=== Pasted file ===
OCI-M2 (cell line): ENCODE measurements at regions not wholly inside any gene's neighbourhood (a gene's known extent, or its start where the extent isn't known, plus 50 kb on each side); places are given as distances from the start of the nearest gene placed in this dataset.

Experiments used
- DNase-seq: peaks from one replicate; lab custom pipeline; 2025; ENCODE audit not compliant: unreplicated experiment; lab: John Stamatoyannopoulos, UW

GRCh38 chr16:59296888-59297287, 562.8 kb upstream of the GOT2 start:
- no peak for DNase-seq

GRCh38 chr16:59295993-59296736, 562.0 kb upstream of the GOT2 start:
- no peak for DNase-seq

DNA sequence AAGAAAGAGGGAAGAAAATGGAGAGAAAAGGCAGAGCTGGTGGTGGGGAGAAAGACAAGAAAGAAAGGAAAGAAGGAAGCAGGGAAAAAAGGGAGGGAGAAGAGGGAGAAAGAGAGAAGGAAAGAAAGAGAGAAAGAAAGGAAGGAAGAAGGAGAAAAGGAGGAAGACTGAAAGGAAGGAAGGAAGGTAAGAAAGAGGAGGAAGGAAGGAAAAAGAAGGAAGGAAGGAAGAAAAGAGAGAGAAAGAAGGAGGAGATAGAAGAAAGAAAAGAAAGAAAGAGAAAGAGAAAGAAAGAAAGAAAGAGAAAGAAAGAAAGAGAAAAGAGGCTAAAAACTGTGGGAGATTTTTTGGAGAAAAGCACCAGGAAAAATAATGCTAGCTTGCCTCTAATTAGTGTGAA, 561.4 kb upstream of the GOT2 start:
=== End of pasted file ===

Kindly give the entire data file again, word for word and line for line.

OCI-M2 (cell line): ENCODE measurements at regions not wholly inside any gene's neighbourhood (a gene's known extent, or its start where the extent isn't known, plus 50 kb on each side); places are given as distances from the start of the nearest gene placed in this dataset.

Experiments used
- DNase-seq: peaks from one replicate; lab custom pipeline; 2025; ENCODE audit not compliant: unreplicated experiment; lab: John Stamatoyannopoulos, UW

GRCh38 chr16:59296888-59297287, 562.8 kb upstream of the GOT2 start:
- no peak for DNase-seq

GRCh38 chr16:59295993-59296736, 562.0 kb upstream of the GOT2 start:
- no peak for DNase-seq

DNA sequence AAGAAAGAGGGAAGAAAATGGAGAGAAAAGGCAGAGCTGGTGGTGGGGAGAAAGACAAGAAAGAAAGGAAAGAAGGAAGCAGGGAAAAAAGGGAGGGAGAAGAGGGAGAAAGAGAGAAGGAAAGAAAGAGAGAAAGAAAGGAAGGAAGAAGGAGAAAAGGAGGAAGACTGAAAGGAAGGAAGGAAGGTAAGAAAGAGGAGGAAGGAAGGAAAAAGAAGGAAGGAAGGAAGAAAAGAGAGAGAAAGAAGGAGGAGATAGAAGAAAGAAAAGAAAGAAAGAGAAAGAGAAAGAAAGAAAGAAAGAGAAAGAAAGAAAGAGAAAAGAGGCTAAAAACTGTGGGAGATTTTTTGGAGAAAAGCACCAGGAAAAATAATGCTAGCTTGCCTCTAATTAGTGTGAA, 561.4 kb upstream of the GOT2 start: